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I’m panicking.  Right, where’s my iPad?  What the bugger have I just done?  I need to consult Dr Google.

The eyelash viper venom is mainly hemotoxic but also neurotoxic, containing procoagulants and hemorrhagins.

What the…

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It affects both the cardiovascular system and the central nervous system, making it highly toxic, and even fatal to humans

Bugger…

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They inject the venom using their 2 extremely long fangs, located on the upper jaw, these remain folded back into their mouths when they’re not in use.

EXTREMELY LONG FANGS!

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Eyelash pit vipers have bitten humans who venture too close.  The bite can cause severe pain, swelling, bruising, bleb formation and very often necrosis, if left untreated it can lead to loss of a limb or even be fatal.

Arrrrrgggghhhhhh, what’s a BLEB?

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This research isn’t helping my panic.  Ok, poison dart frogs.

The green-and-black poison dart frog possesses enough poison to make a human heart stop beating.  However, it only releases its poison if it feels threatened, and wild specimens can be handled provided the human holding it is calm and relaxed.

I’m not feeling calm OR relaxed.  Did I accidentally touch one?  Is that a rash? A scratch?  Is my arm going numb?  A BLEB!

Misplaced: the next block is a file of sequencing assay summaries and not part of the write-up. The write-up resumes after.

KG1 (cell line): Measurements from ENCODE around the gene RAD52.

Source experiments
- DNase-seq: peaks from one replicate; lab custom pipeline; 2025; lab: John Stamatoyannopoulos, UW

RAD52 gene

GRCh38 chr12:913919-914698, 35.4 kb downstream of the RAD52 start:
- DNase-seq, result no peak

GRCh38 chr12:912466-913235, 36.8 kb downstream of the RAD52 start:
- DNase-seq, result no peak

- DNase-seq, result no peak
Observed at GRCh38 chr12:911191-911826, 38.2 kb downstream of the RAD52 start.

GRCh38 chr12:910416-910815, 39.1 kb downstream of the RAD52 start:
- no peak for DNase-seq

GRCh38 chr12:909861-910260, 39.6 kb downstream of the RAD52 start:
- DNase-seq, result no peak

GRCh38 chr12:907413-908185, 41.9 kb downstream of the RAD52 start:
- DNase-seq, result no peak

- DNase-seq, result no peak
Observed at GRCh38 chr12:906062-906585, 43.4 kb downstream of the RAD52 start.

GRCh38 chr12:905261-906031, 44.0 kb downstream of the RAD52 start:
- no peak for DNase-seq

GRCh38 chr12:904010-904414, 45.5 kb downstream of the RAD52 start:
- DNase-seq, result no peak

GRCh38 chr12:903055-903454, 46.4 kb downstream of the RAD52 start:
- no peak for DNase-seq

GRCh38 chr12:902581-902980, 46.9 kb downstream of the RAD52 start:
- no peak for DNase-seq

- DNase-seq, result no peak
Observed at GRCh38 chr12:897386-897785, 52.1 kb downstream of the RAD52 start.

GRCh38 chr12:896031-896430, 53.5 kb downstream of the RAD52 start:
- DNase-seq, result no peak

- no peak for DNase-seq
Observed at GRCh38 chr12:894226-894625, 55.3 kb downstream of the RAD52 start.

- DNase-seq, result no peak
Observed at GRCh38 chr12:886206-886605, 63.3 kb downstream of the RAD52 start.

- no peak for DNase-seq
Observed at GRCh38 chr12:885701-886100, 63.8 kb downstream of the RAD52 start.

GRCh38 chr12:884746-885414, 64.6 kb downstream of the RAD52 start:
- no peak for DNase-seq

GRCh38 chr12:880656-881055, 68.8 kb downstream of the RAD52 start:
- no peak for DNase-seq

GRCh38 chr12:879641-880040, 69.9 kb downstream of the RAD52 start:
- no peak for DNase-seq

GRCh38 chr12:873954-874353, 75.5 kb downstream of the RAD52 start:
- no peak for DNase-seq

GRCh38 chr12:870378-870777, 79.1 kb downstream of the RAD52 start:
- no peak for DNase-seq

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Ok, calm down.  Breath.  My heart rate is slowing.  A shudder runs through me.  Good grief.  No obvious symptoms of hemotoxic or neurotoxic wotsit (I’m clearly now an expert).  A long breath out.  Wow, but that was soooooooo cool.  A little skip and squeal.  But maybe I won’t do it again.


Final day in the jungle.  I’m conflicted.  I’m really not sure I want to do this.  Is there REALLY anything wrong with wanting to photograph the feeding of a live lizard to the  boa constrictor we found this morning?

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It looks hungry.

… and the lizard is its natural prey.

Come on, I can do this.  I’ve already spent 2 days photographing king vulture on carcasses.

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What’s the difference!  This could be a great shot, maybe THAT shot!

Live baiting by photographers attracts a great deal of controversy.  Whether it’s tethered live mice to attract a swooping owl, fish in a bowl for that ‘natural’ kingfisher dive, or in this case, a lizard to a snake.


I’ve pushed my comfort zone, risked conflict with people and got up close and personal with venomous snakes and poisonous frogs.  Although I understand the ‘natural’ and ‘personal choice’ arguments of live bating, for me, there’s ‘something of the coliseum about it’.  Live baiting to support entertainment makes me uncomfortable.  So no, I think I might pass on this opportunity to get THE shot.

Sometimes photography can be a personal, emotional journey.